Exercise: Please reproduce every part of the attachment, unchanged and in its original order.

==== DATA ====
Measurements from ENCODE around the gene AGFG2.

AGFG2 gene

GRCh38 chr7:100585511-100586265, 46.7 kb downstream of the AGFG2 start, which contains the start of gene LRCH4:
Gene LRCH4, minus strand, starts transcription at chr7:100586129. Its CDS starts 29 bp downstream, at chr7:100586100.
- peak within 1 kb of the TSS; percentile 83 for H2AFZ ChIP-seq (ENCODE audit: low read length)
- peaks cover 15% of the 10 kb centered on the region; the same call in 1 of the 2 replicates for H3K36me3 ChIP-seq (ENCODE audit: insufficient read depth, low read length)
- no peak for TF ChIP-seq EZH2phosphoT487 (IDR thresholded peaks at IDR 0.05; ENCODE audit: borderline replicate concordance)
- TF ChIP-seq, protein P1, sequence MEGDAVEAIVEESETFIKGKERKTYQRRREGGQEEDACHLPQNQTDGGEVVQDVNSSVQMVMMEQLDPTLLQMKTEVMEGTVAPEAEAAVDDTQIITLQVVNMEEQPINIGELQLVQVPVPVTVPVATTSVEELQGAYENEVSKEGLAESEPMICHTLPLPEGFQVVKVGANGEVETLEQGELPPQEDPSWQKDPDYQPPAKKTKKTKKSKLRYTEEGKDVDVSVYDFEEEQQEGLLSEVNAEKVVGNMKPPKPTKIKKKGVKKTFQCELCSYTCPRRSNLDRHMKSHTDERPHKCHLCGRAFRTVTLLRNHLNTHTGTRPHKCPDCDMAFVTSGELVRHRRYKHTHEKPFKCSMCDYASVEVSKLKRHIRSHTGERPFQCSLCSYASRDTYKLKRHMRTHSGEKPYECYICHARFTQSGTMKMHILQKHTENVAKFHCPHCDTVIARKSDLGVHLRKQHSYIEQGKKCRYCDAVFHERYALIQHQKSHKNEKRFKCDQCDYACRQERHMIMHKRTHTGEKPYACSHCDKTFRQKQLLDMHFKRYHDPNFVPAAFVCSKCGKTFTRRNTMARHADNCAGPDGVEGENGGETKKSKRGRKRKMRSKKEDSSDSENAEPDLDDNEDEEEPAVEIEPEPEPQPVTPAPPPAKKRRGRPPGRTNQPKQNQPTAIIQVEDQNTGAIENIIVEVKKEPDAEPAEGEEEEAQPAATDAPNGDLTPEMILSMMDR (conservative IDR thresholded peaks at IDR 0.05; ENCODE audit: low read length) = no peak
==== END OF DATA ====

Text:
Measurements from ENCODE around the gene AGFG2.

AGFG2 gene

GRCh38 chr7:100585511-100586265, 46.7 kb downstream of the AGFG2 start, which contains the start of gene LRCH4:
Gene LRCH4, minus strand, starts transcription at chr7:100586129. Its CDS starts 29 bp downstream, at chr7:100586100.
- peak within 1 kb of the TSS; percentile 83 for H2AFZ ChIP-seq (ENCODE audit: low read length)
- peaks cover 15% of the 10 kb centered on the region; the same call in 1 of the 2 replicates for H3K36me3 ChIP-seq (ENCODE audit: insufficient read depth, low read length)
- no peak for TF ChIP-seq EZH2phosphoT487 (IDR thresholded peaks at IDR 0.05; ENCODE audit: borderline replicate concordance)
- TF ChIP-seq, protein P1, sequence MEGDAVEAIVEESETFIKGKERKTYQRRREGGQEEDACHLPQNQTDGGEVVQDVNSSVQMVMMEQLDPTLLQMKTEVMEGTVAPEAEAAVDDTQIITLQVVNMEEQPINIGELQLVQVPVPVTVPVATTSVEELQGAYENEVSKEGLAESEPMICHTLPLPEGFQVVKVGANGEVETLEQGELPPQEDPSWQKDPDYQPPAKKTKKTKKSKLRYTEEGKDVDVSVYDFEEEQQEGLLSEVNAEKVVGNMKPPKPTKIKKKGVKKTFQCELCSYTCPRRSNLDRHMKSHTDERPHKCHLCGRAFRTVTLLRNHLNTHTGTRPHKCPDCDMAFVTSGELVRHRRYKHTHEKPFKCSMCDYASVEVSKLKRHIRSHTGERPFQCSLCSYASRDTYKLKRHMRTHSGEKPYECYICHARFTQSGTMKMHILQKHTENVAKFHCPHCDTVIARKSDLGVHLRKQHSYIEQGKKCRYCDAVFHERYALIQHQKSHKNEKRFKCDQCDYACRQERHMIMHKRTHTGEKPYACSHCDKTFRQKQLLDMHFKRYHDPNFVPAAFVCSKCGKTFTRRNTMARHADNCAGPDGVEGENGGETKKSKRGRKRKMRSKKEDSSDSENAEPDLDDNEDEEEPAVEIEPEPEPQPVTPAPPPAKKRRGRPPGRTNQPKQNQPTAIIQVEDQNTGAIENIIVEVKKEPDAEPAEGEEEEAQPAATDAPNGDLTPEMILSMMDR (conservative IDR thresholded peaks at IDR 0.05; ENCODE audit: low read length) = no peak